ABSTRACT: Past research has considered how exposure to certain media content affects children’s Theory of Mind (ToM). It is possible, however, that ToM also moderates the effects of exposure to televised narratives on children’s behavior. Previous work found that special inserts, designed to help children understand an inclusion message, were somewhat effective in promoting children’s comprehension of the moral lesson. Such inserts, however, may be most effective in promoting inclusion among children lowest in ToM, who would theoretically be least likely to engage in such prosocial behaviors. To test this possibility, we use data collected from four- to six-year-old children in [COUNTRY BLINDED] (N = 66). We randomly assigned children to one of three conditions: a control, a treatment condition with general show inserts, and a treatment condition with explicit lesson inserts. Results indicate that children’s prosocial intentions mediate the relationship between condition and stigmatization, but only among children in the explicit condition lowest in ToM. This suggests that explicit inserts can help children low in ToM to learn from inclusion narratives. Comprehension of the moral lesson did not mediate this relationship. We integrate these findings with existing research, discussing overall conclusions in the context of child development.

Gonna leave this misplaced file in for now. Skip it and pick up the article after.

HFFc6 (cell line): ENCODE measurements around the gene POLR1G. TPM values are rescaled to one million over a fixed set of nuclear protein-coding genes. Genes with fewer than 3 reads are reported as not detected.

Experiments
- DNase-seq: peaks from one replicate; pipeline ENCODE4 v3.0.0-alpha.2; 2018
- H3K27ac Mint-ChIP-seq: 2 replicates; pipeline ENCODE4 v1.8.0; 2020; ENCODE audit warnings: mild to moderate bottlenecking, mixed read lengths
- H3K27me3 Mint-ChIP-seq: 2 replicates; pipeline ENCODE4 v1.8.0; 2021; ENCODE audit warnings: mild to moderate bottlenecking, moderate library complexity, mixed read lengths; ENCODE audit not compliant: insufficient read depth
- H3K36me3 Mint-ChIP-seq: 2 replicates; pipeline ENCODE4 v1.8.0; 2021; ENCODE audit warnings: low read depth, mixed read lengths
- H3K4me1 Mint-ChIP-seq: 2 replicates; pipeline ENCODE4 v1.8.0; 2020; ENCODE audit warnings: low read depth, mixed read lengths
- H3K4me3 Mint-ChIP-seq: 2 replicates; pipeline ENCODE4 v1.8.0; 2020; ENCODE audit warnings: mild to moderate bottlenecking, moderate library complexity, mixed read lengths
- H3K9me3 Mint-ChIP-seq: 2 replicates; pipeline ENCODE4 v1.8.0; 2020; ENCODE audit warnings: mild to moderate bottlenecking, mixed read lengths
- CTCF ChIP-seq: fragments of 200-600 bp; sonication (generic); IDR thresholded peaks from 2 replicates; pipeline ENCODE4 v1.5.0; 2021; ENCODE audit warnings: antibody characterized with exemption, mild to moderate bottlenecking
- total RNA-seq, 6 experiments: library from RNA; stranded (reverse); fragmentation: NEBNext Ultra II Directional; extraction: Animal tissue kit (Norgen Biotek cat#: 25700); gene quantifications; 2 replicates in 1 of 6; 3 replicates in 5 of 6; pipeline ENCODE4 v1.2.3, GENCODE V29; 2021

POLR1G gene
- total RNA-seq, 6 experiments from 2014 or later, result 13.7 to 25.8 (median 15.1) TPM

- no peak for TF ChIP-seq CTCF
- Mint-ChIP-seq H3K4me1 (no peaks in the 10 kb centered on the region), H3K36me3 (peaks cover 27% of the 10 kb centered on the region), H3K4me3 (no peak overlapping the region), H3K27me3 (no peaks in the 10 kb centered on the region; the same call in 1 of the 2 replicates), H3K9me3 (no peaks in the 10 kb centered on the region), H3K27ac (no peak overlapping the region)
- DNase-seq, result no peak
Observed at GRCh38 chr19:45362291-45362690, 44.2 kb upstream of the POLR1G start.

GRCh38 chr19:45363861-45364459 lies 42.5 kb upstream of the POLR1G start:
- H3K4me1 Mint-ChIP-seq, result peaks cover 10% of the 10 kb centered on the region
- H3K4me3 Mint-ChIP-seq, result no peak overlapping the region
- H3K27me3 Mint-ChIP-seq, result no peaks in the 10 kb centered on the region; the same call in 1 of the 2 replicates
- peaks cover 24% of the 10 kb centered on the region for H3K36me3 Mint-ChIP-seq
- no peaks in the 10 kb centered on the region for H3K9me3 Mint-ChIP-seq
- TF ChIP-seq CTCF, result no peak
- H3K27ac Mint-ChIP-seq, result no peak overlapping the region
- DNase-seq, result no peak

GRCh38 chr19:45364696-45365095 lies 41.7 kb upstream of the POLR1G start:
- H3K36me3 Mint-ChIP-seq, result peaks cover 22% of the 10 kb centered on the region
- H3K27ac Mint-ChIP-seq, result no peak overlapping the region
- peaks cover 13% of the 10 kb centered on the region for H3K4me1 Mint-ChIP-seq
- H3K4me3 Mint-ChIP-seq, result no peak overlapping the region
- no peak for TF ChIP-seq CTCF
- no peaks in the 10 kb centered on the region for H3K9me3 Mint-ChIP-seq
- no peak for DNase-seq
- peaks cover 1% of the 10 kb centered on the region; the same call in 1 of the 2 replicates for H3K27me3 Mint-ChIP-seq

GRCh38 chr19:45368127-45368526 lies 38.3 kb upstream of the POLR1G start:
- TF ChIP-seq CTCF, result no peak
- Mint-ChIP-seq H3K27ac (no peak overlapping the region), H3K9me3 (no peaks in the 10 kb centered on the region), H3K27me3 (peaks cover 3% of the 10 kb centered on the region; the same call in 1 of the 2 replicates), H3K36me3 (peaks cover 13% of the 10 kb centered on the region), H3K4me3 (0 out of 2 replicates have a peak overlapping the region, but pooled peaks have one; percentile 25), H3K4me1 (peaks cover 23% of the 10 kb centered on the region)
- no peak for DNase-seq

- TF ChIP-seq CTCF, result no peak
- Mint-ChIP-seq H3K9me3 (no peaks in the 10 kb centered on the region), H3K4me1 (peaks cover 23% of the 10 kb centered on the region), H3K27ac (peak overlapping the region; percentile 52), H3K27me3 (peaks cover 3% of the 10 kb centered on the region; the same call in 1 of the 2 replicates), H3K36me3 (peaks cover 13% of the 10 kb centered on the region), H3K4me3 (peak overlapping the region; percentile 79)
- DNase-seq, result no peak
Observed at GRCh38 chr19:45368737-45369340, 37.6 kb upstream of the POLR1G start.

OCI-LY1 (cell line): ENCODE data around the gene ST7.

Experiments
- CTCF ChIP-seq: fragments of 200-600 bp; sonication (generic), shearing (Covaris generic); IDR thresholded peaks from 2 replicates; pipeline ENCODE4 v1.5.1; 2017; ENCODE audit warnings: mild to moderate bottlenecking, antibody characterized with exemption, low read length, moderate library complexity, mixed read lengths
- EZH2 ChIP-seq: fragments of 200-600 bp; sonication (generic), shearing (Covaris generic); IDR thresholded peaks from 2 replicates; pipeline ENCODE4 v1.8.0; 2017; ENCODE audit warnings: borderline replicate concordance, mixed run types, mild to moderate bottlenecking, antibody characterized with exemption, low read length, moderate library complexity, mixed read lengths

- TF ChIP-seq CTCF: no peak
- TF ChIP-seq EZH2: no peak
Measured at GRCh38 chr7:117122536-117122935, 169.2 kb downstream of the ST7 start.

DeAngelo, T. I., & Yegiyan, N. (2019, November). Guiding User Attention: How Position on Screen and Visual Cues Affect News Selection and Story Recall. Extended abstract accepted for presentation at the Annual Meeting of the International Communication Association, Washington, District of Columbia.

ABSTRACT: This study investigated how online news stories are selected and remembered as a function of either structural position on screen or story visual salience. Research suggests users attend to website content beginning in the top-left area, moving across and down the screen, existing in the bottom-right area. Other research suggests users attend to content based on the story’s visual salience. To test which design principle will drive news selection and memory, participants (N = 381) navigated a news website containing eight news stories positioned across four screen quadrants (top-left, top-right, bottom-left, and bottom-right). Stories appeared with or without a visual salience cue (i.e., an image). Analysis found screen position to be a strong predictor of story selection and memory; top-left stories were selected and recalled earliest while bottom-right stories were selected and recalled last. Visual salience did not disrupt the effect of screen position on story selection and recall.